Between South Georgia and the Falklands~Malvinas, you will be entranced by the ceaseless flight of the many seabirds that follow our wake, skilfully using the air currents created by the ship to gain momentum. On this leg, we are usually travelling into the prevailing weather so it is difficult to estimate our arrival time in the Falklands~Malvinas. Our lecture program will continue and highlight all of the amazing sights we have witnessed over the past few days. We’ll have ample time to enjoy the rest of our time observing the sea birds, whale watching from the bridge, or simply relaxing in the bar with a book.

If time and weather conditions permit, we could pass close to Shag Rocks, a fascinating group of jagged rocky islets protruding from the sea, in the proximity of South Georgia.

 

Day 19 – Falklands~Malvinas

Located 477 kilometres/296 miles east of southern Argentina, the Falklands~Malvinas are a unique mix of wildlife hotspot and inhabited outpost. An archipelago of over 700 islands, but consisting of two main islands, East and West, only seven of the islands are inhabited. The cold nutrient-rich waters surrounding the islands makes them a prime location for marine life including seabirds and seals. Our time in the Falkland~Malvinas includes a short walk in historic Stanley town, and Sea Lion Island located in East Falkland’s south, where you can get insight into the unique experience of Sea Lion Island Nature Reserve. You will discover how the raw beauty and solitude of the island makes it a haven for wildlife and visitors alike. In 2009, Sea Lion Island was officially declared a National Nature Reserve, with no introduced predators living on the island.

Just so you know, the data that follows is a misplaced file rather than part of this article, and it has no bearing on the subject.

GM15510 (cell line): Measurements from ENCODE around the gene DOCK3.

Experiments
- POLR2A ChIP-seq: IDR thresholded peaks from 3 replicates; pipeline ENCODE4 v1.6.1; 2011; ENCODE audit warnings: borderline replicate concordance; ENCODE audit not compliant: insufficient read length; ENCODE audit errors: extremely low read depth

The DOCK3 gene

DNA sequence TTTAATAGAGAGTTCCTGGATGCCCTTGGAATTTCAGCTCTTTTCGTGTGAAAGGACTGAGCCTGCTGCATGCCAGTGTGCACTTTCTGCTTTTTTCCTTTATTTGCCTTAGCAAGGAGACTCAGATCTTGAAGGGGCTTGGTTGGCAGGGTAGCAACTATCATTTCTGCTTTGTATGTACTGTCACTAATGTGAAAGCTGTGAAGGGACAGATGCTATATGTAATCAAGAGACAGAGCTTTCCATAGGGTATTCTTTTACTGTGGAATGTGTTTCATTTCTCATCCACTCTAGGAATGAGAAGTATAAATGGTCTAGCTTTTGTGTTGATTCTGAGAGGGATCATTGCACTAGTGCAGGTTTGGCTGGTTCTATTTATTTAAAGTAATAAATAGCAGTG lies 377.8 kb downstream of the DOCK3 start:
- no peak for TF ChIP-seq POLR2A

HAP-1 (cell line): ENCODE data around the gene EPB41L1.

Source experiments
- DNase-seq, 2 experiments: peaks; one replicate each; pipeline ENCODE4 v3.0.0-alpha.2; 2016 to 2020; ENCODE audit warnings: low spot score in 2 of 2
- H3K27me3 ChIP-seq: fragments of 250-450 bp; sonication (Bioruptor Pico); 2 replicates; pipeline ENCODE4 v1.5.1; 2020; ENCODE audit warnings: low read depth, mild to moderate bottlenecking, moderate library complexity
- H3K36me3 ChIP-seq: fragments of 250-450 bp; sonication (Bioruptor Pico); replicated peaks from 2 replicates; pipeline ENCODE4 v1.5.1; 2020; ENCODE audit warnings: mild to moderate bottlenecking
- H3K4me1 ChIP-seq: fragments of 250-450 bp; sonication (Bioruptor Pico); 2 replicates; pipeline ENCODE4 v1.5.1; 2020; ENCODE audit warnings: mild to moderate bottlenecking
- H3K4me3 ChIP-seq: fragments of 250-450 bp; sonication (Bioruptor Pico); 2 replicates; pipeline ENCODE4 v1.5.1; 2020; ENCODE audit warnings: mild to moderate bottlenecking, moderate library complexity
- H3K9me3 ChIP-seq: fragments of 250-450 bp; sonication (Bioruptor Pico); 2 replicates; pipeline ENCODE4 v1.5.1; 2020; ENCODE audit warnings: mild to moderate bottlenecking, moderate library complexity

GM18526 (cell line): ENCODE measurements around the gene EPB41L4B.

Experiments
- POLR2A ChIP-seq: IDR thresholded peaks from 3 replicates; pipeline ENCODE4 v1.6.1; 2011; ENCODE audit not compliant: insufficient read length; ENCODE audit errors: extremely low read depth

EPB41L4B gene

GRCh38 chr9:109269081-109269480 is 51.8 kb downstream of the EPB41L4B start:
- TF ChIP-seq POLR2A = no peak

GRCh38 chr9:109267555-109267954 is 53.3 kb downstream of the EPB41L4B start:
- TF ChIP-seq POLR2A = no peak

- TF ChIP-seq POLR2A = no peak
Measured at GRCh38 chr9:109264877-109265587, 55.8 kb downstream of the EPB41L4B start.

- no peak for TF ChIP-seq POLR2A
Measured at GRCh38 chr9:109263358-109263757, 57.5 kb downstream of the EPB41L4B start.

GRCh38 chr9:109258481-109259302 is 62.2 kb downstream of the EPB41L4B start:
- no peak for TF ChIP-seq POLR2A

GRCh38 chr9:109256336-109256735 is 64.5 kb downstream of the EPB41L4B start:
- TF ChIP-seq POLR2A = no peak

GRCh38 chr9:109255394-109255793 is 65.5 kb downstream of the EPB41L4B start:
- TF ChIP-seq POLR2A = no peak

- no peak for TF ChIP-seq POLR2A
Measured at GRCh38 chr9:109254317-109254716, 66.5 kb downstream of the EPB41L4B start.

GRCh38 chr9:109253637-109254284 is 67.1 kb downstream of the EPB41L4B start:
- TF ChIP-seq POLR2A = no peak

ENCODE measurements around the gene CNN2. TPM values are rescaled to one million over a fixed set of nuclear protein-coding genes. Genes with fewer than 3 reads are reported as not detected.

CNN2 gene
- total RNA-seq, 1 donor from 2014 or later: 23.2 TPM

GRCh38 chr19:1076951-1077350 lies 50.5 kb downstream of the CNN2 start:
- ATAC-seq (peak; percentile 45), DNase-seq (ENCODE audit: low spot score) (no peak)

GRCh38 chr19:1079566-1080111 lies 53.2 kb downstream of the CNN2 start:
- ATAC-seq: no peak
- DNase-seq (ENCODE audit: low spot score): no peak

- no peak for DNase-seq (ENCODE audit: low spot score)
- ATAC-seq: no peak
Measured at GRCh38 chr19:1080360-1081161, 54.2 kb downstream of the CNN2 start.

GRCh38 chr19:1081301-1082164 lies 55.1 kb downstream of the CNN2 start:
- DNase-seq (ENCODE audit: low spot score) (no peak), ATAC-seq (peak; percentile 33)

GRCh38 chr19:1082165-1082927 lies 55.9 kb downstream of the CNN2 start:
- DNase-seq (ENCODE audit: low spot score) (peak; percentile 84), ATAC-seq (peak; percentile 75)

Tussac grass covers much of the island providing an ideal habitat for elephant seals and sea lions that can be found on many of the island’s spectacular beaches. A plethora of birds such as thrushes, finches, tussac birds and Megallenic penguins also inhabit the tussac. Pods of orcas, Peale’s dolphins and leopard seals are regularly seen in the waters around the island.

 

The island’s southern giant petrels, with a wingspan of two metres, act as a welcoming party to ships as they approach Sea Lion Island. Rockhopper, gentoo and Magellanic penguins come to Sea Lion Island to breed. Macaroni, king penguins and Striated and Crested Caracaras are also common seen on the island.

 

Day 20 – At Sea

You may choose to spend the sea days returning to Ushuaia editing your photos, enjoying the onboard facilities, or listening to an informative lecture.

 

Day 21 – Disembark Puerto Williams, fly to Punta Arenas

During the early morning, we slip into dock in Puerto Williams. Farewell your expedition team and transfer to the airport for your flight to Punta Arenas. Transfer to your hotel for your overnight stay.

 

Day 22 – Punta Arenas

Bid new friends goodbye as we all continue our onward journeys, hopefully with a newfound sense of the immense power of nature.